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Talks over wind farm plans sought after project agreed

Urgent talks are being sought with the developer behind the biggest onshore wind farm in England and Wales which is to be built between Neath and Aberdare.

Energy Minister Charles Hendry this week approved the 76-turbine Pen y Cymoedd project, which is expected to cost £300 million.

When the plans were originally put forward they were said to include turbines 145 metres high – three times the size of Nelson’s Column.

There will be community benefits, with developer Vattenfall investing in a £3 million local habitat project.

It will also put money into a community fund to provide guaranteed funding support for regeneration of more than £55 million over the next 25 years.

But there are fears about the impact on communities including Glyncorrwg in the upper Afan Valley.

Glyncorrwg Action Group chairman Lindsay Milsom said residents were disappointed by the approval.

“This is not so much a big society as a big bully society,” he said. “We feel we have been bullied by development companies circling the area.”

Aberavon AM David Rees and MP Hywel Francis have also spoken out.

“We are disappointed the concerns of local residents and our calls for a public inquiry have not been acted upon,” they said in a joint statement.

“We hope the developer will be working with residents, local councillors, the local authority and the Welsh Government to ensure that this development benefits the local area.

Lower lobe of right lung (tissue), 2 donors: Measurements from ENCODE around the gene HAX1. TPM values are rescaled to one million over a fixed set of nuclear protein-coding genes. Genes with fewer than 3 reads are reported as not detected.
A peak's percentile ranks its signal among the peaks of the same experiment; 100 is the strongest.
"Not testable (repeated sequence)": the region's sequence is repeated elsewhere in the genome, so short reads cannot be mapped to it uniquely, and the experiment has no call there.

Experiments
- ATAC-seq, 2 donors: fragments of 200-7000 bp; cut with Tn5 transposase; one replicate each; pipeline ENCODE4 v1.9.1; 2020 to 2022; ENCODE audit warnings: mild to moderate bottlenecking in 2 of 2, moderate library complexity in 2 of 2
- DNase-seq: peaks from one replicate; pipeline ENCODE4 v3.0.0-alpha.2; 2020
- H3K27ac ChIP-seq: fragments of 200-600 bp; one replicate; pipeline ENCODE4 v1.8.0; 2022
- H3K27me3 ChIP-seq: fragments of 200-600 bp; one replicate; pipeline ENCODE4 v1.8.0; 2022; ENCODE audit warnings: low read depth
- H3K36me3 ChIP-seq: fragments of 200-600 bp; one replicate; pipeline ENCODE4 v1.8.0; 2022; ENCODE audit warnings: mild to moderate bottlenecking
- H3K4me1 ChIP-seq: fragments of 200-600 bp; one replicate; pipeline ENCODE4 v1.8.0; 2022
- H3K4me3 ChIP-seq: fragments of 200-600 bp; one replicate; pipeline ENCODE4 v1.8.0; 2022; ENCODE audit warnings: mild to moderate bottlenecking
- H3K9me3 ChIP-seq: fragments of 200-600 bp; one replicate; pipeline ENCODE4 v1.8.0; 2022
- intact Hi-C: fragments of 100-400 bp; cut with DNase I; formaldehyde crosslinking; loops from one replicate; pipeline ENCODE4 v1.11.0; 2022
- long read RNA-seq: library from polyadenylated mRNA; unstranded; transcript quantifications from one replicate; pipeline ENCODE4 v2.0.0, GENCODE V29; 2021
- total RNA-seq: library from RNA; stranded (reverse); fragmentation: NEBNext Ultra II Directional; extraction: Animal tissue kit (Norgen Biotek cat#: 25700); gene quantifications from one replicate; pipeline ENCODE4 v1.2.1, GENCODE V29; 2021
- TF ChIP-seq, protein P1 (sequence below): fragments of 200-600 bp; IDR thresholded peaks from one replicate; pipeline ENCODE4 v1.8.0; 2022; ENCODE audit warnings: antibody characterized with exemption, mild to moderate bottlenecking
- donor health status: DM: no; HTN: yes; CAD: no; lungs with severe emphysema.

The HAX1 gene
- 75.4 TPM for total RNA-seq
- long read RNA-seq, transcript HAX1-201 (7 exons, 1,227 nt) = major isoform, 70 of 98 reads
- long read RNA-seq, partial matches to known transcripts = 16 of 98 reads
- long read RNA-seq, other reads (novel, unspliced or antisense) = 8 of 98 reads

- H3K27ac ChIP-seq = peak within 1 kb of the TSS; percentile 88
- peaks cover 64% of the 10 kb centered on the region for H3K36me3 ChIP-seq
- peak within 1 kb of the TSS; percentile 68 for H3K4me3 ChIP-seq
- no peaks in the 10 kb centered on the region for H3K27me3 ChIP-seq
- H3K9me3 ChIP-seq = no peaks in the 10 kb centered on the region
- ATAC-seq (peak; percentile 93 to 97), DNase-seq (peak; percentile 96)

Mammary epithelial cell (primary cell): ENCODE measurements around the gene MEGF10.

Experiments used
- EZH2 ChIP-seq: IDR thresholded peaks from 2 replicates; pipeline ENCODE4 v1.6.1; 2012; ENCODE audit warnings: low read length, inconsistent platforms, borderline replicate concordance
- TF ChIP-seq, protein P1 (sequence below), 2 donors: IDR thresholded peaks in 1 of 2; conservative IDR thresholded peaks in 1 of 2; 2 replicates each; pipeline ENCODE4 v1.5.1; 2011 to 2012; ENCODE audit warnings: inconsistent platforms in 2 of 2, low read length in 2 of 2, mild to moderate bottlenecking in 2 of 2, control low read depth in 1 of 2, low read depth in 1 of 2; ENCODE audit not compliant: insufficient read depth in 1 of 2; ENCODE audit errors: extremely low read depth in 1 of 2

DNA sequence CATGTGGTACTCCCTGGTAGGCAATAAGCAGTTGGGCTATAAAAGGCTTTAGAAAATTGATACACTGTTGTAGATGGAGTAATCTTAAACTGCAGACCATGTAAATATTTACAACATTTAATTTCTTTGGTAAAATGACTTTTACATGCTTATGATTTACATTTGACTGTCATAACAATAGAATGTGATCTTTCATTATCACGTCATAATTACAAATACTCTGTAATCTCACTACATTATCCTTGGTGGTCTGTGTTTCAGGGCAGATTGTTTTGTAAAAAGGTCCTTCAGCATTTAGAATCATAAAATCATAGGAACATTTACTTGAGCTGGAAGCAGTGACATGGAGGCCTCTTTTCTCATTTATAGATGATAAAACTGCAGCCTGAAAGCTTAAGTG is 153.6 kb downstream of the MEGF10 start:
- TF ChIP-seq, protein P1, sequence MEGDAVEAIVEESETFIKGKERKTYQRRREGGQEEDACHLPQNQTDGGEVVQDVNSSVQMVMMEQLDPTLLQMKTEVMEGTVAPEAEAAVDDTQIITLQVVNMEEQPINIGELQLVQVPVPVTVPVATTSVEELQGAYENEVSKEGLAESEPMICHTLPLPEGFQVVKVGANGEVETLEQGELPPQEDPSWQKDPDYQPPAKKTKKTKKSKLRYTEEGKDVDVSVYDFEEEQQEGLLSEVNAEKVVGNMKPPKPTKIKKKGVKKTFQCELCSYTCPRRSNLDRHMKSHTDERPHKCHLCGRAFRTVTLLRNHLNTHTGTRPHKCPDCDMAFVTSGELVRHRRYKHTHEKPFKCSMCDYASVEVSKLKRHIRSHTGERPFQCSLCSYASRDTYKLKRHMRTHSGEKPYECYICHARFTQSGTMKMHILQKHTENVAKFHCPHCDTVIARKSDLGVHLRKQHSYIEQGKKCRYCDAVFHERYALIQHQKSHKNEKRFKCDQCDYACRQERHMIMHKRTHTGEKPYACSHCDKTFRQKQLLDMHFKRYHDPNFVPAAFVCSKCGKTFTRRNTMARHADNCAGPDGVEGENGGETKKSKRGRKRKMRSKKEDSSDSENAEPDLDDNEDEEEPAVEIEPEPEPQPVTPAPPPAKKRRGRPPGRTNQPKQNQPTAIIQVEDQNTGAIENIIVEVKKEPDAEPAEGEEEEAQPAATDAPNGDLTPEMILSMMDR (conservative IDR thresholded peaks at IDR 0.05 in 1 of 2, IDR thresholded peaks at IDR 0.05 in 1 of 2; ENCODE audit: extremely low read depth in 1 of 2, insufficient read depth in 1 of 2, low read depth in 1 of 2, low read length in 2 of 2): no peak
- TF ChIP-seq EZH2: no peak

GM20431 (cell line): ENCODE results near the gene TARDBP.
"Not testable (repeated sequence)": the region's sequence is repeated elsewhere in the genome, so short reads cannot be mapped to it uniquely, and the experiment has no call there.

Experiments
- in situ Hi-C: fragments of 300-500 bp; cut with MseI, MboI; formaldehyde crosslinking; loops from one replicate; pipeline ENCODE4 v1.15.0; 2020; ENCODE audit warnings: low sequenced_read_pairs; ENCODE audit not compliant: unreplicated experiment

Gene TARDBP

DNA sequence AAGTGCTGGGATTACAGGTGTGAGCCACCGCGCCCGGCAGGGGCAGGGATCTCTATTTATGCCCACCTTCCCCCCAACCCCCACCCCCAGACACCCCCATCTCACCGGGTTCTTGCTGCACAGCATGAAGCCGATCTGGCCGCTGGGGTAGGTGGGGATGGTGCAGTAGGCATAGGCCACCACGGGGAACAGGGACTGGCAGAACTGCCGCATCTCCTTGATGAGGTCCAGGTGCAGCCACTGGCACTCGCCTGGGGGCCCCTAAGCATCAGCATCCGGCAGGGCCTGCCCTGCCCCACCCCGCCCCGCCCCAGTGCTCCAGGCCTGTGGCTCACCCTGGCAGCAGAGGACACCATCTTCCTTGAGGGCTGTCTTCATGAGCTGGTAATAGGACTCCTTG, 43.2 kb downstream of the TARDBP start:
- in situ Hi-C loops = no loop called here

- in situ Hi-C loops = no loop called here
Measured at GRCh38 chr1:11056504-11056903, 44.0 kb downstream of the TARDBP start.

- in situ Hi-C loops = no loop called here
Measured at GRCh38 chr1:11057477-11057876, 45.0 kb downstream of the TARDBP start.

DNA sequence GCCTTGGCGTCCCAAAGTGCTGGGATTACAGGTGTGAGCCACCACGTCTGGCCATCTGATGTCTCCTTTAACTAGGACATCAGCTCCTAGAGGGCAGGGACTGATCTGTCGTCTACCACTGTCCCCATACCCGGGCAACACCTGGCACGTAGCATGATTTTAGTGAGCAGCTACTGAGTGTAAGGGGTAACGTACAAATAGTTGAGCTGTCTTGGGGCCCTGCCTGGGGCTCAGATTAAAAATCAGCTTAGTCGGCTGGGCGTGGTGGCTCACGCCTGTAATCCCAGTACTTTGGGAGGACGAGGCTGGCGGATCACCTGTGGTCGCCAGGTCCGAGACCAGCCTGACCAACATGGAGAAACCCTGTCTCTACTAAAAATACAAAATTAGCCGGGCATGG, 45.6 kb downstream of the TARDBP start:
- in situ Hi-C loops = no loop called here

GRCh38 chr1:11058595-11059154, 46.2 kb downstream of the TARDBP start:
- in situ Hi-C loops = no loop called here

“We will be seeking a meeting with the developers as soon as possible to ensure that local residents’ concerns are taken into account.”

Construction could start next year. Vattenfall has estimated that the 299MW wind farm could power the equivalent of 206,000 homes a year.

At the moment final decisions about power stations over 50MW are decided by the Westminster Government, but the Welsh Government is now seeking devolved powers to deal with them.

Mr Rees and Mr Francis said: “We believe it remains a travesty that decisions on such important issues are not taken here in Wales. Whilst we fully support renewable energy, this is a landscape which has already been ravaged by coal mining. Local communities have worked hard to regenerate the region into what should now be considered an area of natural beauty.

“The proposal for the wind farm would be particularly intrusive for the residents of the Upper Afan Valley.

“These communities, with their highly attractive natural assets, are beginning to build a thriving tourist industry which could be impacted upon unless this development is managed both sensitively and with full consultation with our communities.”

Glyncorrwg councillor Glyn Rawlings has already stated he opposed the development.

But, he said, now it had been approved, the priority was to get the best possible deal for the people he represented.

“It will change the landscape completely,” he added.

Vattenfalls’s head of UK onshore wind development Piers Guy said: “This project shows what onshore wind energy investments can offer Wales over the short and long term.

“Through this project we will be supporting the delivery of national and local priorities – from creating local jobs, supply chain opportunities and apprenticeship schemes to supporting tourism initiatives, community services and facilities.”

Energy Minister Mr Hendry said onshore wind played an important role in enhancing energy security.

He added: “It is the cheapest form of renewable energy and reduces our reliance on foreign fuel.”